Managers are from Mars and doctors from Venus but they’re all orbiting around the same goal: to improve patient care, and yet often they don’t see eye to eye. They need to be to ensure the best care of their patients, says Lydia Salice

On my first day on the NHS management training scheme, someone joked that the biggest challenge in our jobs would be difficult consultants who believe that all managers care about is money.

‘We can no longer afford to have two tribes, because two tribes bring half the benefit to patients’

This division has a long, well documented history, but the way the hospital is run has such an impact on patient care that we all need to be involved and work together to make things better for patients.

As British Medical Association council chair Mark Porter reminds us: “We can no longer afford to have two tribes, because two tribes bring half the benefit to patients.”

Entrenched stereotypes

At Birmingham Children’s Hospital we were lucky to have NHS organisational development expert Michael West speak at our staff engagement week last year about team working.

Lydia Salice

Lydia Salice

His research shows that where teams work well together, patient experience is better and communication is improved, which in turn leads to greater innovation.

Doctors in training don’t have regular opportunities to meet managers, and therefore some of these stereotypes about managers can become entrenched by the time a doctor reaches consultant level.

The latest King’s Fund report on medical engagement describes how valuable it is for clinicians – along with non-clinical colleagues – to focus on the culture of an organisation.

They describe it as “a journey, not an event” and at our hospital we firmly believe this journey should start early and be from board to ward.

‘The medical engagement journey should start early and be from board to ward’

I learned of the concept of “paired learning” from Imperial College Hospital in London which had successfully brought together doctors in training and managers earlier on, to get to know each other and work together.

I jumped at the chance to try something like this at our hospital, and despite a little resistance from both sides, our paired learning programme got underway. We now have 30 doctor-manager pairs are now on board.

The positives of paired learning

One of the most important things about paired learning is challenging some of the perceived differences in values - with doctors focused on patients and managers on money - when in reality we all share the same values and have one shared goal: to provide excellent care and a great patient and family experience.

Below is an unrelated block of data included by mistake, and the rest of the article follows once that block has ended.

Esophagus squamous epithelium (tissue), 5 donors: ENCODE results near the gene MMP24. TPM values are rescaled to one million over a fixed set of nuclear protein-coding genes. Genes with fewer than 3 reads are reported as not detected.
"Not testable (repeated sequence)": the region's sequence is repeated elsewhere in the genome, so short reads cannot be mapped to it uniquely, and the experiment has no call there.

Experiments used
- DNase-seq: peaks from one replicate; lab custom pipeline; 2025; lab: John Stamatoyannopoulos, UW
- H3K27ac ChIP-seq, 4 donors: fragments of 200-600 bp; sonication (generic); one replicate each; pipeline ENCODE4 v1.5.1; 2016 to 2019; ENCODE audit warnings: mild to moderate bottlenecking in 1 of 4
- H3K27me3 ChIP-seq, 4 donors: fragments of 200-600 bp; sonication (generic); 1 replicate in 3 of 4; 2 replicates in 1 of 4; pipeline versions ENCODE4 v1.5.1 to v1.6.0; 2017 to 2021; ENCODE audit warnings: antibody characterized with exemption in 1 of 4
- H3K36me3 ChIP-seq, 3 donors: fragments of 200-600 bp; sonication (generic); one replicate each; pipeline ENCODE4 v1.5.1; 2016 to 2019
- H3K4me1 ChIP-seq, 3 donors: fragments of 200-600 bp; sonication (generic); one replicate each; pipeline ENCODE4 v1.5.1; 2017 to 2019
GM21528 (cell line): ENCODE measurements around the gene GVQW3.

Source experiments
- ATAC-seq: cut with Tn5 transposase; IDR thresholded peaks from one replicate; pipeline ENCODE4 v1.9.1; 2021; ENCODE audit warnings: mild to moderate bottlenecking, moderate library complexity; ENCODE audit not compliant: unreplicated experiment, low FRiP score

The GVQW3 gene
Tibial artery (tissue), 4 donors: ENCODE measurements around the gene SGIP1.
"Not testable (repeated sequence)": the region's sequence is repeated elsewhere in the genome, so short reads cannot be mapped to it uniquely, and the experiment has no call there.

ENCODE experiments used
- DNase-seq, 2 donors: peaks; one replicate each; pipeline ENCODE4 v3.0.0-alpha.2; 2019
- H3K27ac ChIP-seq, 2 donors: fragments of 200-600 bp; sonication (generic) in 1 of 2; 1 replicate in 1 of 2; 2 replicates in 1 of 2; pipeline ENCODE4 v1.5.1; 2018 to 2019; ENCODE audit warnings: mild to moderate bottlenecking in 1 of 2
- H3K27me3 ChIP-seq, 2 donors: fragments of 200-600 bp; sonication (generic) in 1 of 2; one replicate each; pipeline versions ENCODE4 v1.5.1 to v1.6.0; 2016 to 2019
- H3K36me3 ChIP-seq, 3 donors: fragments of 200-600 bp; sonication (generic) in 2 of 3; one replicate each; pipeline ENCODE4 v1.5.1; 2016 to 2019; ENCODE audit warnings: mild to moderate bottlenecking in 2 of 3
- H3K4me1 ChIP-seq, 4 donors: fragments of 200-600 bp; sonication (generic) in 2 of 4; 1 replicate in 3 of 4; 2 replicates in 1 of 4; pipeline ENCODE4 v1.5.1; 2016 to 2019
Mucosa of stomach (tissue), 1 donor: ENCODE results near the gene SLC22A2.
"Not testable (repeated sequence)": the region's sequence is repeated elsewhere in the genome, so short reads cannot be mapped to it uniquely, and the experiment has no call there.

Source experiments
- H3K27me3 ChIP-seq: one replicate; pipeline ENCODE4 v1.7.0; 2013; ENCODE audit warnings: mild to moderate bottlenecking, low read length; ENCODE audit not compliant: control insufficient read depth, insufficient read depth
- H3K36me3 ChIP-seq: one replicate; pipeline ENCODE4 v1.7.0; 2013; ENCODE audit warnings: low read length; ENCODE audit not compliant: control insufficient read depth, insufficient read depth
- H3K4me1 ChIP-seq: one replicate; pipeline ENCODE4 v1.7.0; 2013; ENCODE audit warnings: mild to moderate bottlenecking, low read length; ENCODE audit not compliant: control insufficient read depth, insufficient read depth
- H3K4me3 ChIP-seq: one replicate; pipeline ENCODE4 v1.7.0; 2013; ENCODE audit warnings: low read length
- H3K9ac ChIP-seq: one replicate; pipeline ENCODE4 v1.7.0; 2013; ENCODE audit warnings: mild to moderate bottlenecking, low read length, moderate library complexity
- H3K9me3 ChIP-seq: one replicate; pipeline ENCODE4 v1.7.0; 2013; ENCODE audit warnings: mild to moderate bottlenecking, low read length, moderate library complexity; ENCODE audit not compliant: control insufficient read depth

This can really only be overcome through mutual trust and appreciation, and paired learning enables doctors and managers to share their challenges, highlights and frustrations and gain an insight into each other’s values and reasons for choosing to work in the jobs we do.

‘An important part of team working is identifying who is in the team’

Our chief executive Sarah-Jane Marsh is very visible in the hospital and makes an effort to spend time with all staff groups in the organisation.

Paired learning extends to all levels of the organisation, helping staff to recognise that our technical and clinical competencies are just one aspect of our development and reflect on the type of leader that we would like to be.

Professor West’s research shows an important part of team working is identifying who is in the team - echoed at our first workshop by some of our doctors who told us that they weren’t motivated to engage with emails from managers who they had never met.

Emails can seem really impersonal and aren’t a good way to show that we all share the same values.

Making the personal connection

As an organisation, we have strong values but this needs to be shown by a personal connection.

Paired learning has been one way to make more connections in the hospital between managers and doctors in training.

‘We may be on different planets but we’re in the same universe orbiting around the same goal’

Our pairs have built up relationships - appreciating each other’s contribution to the organisation and the values that drive us - and they are therefore much more enthusiastic about working together to make improvements for our children and young people.

Through this - for example, shadowing in the paediatric intensive care unit has helped one manager articulate more strongly the need for a new long term ventilation unit - we have changed the way doctors in training are represented in hospital meetings, and some of our doctors in training will now be pursuing a career in medical leadership.

So, are doctors from Venus and managers from Mars?

The first cohort of paired learning has learnt that we do have different roles in the hospital, so although we may be on different planets, we are in the same universe, orbiting around the same goal to make things better for patients.

Lydia Salice is service manager of the paired learning programme at Birmingham Children’s Hospital

More information